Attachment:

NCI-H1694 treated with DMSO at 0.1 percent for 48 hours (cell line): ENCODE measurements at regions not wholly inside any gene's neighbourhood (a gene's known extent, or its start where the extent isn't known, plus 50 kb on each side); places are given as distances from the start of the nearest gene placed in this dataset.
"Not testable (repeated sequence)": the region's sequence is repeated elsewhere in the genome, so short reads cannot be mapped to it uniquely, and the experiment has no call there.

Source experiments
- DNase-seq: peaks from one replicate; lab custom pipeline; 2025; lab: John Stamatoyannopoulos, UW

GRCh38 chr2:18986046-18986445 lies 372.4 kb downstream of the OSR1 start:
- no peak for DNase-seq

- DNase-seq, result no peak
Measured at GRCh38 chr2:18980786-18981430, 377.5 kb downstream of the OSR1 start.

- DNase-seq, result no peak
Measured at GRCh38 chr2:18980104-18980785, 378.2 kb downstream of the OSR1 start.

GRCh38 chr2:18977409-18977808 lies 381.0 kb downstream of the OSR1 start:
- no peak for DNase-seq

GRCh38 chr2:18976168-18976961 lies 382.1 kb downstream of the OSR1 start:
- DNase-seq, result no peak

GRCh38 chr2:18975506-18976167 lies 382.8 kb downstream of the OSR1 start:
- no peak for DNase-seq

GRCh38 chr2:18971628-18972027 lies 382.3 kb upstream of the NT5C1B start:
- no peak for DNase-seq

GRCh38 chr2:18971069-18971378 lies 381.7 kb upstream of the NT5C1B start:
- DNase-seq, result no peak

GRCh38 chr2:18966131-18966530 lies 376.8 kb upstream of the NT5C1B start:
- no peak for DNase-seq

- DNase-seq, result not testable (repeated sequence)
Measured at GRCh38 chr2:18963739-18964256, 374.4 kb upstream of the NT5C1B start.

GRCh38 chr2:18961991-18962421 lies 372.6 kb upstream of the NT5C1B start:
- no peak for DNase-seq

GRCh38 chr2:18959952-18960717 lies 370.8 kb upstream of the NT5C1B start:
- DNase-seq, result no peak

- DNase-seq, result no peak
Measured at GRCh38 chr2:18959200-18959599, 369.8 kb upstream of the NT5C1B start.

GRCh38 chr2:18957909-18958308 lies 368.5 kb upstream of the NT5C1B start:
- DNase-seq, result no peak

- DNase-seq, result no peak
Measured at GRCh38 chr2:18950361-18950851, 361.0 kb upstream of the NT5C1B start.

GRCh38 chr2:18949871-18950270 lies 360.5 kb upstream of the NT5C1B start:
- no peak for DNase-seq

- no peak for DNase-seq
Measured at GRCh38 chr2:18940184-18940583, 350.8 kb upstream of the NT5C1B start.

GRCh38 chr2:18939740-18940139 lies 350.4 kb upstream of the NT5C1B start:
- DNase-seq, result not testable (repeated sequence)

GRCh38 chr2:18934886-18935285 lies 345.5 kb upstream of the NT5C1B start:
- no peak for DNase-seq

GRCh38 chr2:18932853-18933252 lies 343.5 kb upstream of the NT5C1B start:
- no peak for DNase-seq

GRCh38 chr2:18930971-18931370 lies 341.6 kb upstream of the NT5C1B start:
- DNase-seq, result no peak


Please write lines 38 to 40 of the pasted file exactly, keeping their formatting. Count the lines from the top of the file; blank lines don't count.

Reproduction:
Measured at GRCh38 chr2:18940184-18940583, 350.8 kb upstream of the NT5C1B start.

GRCh38 chr2:18939740-18940139 lies 350.4 kb upstream of the NT5C1B start:
- DNase-seq, result not testable (repeated sequence)